Discogs is one of the most popular online stores to buy and sell albums. Users connect to a comprehensive archive of records, so you can add so monitor your personal collection. Build a catalog and add pictures and videos to sell your vinyl records right away. In Discogs, just like eBay, you can make your buyer to pay for shipping.
The site has been considered a “mini-eBay” that is frequented by vinyl collectors and frequently promoted in online circles. However, Discogs does have an upper hand over eBay as it charges relatively less ( 8% fee) on purchases. And you get a variety of options to do your transactions. For starters, Payments are made via PayPal, Skrill, credit card, bank transfer, currency, check, money order, or cashier’s check. The best part is, you only ship your sold vinyl albums after you’ve received payment in your bank account.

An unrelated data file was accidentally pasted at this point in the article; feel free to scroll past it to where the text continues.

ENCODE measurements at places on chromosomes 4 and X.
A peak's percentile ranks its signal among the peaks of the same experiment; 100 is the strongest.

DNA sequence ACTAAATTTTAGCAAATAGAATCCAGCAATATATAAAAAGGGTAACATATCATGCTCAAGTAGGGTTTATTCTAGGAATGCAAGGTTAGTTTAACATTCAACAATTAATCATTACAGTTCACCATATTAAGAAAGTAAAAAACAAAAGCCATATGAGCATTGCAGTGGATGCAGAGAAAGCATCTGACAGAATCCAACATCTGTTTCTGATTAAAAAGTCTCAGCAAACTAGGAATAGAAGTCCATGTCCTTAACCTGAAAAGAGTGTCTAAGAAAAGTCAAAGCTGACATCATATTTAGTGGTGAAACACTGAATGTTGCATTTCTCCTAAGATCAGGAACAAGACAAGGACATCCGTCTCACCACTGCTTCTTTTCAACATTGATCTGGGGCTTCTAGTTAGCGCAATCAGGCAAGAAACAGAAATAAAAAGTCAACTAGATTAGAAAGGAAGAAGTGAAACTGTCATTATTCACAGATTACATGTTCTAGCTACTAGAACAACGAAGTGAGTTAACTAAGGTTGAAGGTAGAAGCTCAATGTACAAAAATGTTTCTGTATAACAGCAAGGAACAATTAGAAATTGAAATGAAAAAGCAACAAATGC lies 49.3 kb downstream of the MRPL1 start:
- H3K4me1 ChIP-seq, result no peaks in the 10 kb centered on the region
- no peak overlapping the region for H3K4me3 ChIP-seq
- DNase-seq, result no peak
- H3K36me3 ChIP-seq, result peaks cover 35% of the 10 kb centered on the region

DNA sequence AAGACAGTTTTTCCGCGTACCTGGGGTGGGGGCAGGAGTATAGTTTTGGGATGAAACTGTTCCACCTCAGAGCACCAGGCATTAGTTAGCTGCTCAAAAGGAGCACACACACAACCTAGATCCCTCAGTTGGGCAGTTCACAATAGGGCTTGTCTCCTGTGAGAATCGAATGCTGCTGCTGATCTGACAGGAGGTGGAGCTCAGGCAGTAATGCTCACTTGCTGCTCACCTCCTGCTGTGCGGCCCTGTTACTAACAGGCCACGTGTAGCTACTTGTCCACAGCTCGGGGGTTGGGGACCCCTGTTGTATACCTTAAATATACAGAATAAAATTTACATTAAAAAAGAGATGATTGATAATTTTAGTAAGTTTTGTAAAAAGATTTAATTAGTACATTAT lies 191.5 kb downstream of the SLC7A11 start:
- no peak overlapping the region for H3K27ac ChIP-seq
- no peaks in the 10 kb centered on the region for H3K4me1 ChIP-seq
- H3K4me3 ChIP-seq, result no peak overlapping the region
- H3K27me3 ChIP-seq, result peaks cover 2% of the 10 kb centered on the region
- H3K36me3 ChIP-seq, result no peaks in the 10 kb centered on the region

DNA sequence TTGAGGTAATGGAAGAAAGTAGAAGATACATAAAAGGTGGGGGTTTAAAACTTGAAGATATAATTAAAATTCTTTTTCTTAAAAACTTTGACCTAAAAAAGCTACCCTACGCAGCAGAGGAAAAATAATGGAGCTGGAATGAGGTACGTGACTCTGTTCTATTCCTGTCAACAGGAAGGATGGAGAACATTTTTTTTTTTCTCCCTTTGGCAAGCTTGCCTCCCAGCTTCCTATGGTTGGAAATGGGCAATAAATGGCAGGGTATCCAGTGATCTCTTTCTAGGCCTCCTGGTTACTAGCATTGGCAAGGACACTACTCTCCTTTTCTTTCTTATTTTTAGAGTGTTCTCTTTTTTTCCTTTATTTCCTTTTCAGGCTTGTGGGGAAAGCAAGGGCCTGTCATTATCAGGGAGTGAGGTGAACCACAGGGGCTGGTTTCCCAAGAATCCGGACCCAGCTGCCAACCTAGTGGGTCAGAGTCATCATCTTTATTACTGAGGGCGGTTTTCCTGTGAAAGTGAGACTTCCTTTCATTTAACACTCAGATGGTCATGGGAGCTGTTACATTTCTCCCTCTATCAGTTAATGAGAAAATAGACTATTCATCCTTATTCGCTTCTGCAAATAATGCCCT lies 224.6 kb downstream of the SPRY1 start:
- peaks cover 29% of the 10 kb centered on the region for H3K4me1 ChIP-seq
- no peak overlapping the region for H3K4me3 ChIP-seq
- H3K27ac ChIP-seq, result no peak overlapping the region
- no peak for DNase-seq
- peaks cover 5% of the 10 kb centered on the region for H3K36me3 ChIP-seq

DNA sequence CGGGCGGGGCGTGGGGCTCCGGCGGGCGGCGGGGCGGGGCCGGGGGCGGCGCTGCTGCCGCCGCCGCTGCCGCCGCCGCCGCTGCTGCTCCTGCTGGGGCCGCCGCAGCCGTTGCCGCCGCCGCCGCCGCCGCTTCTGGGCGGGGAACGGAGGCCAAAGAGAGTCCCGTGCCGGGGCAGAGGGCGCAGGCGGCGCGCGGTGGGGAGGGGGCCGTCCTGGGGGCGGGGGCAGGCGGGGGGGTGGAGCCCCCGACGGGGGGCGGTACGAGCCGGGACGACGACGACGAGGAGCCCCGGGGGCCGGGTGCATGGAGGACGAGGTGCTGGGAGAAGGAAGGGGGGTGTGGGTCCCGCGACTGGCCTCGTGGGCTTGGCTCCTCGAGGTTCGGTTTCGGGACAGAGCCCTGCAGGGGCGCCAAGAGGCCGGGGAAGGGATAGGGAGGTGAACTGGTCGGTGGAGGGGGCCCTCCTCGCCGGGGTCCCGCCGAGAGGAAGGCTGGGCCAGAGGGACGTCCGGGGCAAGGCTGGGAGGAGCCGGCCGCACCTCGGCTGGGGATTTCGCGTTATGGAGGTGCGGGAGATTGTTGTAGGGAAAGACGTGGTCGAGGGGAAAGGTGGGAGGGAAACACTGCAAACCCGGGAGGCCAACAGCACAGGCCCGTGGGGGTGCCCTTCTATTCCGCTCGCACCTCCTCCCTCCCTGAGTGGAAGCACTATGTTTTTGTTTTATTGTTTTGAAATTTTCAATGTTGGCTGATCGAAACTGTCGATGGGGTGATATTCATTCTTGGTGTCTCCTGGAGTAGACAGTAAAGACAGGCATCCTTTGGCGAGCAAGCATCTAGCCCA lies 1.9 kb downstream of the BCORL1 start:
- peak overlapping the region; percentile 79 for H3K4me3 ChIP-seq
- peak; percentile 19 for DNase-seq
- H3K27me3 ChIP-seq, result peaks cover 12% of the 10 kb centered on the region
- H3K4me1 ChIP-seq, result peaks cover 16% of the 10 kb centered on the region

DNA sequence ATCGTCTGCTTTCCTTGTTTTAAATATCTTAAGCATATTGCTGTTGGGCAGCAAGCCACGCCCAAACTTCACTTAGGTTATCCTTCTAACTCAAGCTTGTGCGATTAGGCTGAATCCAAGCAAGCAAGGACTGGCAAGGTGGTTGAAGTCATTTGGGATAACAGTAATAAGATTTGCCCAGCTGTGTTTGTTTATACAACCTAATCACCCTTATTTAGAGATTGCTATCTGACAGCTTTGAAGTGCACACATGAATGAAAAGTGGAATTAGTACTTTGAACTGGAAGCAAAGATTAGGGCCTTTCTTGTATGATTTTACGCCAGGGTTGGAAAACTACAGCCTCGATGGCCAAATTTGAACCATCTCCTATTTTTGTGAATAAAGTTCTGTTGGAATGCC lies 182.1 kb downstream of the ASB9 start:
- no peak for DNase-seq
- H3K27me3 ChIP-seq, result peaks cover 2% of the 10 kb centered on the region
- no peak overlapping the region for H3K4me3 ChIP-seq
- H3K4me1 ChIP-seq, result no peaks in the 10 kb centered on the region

While close in nature to Discogs, Music Stack is swift to point out that it is “not Amazon, eBay, or Discogs” and that you do not anticipate quick or high-volume purchases. With Music Stack, you can sell rare vinyl records worldwide with 8 % service fee on every purchase made by the customer. Music Stack also uses PayPal Business to carry out any financial transactions.
While primarily meant for crafted pieces, Etsy has a fair selection of vinyl record sellers – so it will help you bring your album in front of a large audience. Send delivery costs to customers and incur a 20-cent listing fee with 6.75 % sale and payment processing fees when the records are listed.
Okay, this one uses a comparative different approach than then rest. It’s not a site, but an app that lets you show your selling information to the record owners, customers, and sellers group. It’s safe to list, but you’ll pay an 8 percent sales commission plus your regular PayPal fees.